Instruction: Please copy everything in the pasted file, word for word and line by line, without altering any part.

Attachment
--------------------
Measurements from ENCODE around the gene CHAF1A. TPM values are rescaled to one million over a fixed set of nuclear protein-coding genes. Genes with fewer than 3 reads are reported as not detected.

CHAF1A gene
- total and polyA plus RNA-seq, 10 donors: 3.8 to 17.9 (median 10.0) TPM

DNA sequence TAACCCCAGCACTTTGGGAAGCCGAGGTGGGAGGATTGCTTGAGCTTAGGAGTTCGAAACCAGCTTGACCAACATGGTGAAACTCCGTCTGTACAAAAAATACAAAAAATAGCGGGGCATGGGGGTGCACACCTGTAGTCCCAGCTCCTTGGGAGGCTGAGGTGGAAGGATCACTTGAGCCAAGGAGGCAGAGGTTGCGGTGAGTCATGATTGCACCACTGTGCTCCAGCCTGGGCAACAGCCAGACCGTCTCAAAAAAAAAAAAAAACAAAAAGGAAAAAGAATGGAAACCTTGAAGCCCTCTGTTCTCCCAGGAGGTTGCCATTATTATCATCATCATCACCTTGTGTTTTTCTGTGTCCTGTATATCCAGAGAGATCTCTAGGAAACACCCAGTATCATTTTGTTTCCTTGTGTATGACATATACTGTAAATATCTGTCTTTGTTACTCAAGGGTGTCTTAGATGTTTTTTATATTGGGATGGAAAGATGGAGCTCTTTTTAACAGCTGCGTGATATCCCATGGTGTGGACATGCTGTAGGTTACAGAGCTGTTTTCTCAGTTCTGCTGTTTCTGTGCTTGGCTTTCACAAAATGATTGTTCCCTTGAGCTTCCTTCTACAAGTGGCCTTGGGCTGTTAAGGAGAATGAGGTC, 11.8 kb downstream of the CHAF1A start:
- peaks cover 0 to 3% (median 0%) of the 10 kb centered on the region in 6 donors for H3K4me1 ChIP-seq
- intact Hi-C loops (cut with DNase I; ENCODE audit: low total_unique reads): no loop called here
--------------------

Measurements from ENCODE around the gene CHAF1A. TPM values are rescaled to one million over a fixed set of nuclear protein-coding genes. Genes with fewer than 3 reads are reported as not detected.

CHAF1A gene
- total and polyA plus RNA-seq, 10 donors: 3.8 to 17.9 (median 10.0) TPM

DNA sequence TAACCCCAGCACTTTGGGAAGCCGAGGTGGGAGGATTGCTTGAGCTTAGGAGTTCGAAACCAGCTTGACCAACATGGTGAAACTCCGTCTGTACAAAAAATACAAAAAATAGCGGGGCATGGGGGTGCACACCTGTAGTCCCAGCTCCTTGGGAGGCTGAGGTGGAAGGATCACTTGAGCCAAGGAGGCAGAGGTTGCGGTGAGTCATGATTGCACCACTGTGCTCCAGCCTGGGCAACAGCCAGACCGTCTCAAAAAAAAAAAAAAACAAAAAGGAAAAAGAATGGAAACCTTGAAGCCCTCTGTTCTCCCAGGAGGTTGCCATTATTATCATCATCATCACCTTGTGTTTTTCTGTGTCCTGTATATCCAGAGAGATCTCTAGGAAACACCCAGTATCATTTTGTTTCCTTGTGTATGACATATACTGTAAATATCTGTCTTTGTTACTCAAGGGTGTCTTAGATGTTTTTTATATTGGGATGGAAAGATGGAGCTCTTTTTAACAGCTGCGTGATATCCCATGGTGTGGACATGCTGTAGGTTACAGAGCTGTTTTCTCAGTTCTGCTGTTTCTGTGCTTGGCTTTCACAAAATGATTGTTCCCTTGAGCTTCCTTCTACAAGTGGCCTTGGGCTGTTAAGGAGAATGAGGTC, 11.8 kb downstream of the CHAF1A start:
- peaks cover 0 to 3% (median 0%) of the 10 kb centered on the region in 6 donors for H3K4me1 ChIP-seq
- intact Hi-C loops (cut with DNase I; ENCODE audit: low total_unique reads): no loop called here